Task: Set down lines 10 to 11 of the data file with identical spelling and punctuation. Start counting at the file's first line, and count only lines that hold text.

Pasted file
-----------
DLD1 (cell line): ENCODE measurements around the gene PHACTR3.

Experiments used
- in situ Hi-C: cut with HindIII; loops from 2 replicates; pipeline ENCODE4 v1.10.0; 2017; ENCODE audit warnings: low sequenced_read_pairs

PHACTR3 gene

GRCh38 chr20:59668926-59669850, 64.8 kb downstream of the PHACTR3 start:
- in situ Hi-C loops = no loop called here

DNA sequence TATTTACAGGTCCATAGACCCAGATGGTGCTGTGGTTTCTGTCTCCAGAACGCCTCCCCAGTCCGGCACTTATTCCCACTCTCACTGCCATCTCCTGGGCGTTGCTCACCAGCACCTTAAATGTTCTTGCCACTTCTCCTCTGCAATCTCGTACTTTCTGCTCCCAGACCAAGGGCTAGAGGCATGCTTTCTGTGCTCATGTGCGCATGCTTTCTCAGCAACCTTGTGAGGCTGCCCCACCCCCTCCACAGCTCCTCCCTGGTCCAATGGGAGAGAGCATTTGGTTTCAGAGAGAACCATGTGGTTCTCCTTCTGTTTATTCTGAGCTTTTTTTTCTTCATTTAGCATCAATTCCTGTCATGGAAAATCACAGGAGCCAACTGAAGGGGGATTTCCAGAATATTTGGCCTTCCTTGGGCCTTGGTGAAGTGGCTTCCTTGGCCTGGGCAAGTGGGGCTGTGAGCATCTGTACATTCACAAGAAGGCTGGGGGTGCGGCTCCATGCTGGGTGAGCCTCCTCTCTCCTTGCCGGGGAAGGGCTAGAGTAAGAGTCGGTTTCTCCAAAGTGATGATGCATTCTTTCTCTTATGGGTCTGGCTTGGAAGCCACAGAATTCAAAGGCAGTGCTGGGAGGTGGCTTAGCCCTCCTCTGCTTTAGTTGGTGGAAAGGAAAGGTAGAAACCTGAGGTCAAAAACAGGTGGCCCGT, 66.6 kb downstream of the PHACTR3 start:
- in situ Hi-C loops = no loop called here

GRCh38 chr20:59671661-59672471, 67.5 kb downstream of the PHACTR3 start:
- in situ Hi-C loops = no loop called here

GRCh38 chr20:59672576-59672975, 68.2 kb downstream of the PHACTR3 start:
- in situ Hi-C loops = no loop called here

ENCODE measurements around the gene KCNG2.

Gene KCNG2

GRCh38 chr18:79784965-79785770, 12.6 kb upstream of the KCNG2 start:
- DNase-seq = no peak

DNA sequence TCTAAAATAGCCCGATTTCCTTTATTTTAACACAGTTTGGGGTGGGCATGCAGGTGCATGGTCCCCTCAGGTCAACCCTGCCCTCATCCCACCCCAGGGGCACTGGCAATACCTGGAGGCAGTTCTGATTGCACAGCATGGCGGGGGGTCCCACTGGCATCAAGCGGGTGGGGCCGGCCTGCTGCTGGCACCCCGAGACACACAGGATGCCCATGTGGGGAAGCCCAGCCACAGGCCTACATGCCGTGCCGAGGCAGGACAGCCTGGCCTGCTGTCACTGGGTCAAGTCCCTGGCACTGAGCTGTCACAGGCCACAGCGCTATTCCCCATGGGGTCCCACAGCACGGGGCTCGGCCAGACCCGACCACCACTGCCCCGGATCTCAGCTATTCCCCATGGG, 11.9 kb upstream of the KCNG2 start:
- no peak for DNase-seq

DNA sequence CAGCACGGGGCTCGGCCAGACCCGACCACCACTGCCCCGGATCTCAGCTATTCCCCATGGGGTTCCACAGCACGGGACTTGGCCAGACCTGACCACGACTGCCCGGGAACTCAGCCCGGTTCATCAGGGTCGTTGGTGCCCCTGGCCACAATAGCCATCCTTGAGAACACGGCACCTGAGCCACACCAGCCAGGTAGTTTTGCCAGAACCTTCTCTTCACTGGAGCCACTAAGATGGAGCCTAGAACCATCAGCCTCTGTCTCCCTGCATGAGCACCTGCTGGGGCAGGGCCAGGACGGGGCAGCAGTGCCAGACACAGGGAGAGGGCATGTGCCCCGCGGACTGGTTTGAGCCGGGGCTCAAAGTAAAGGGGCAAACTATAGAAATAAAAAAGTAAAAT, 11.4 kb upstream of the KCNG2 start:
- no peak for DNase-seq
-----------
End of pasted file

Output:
- in situ Hi-C loops = no loop called here

GRCh38 chr20:59672576-59672975, 68.2 kb downstream of the PHACTR3 start: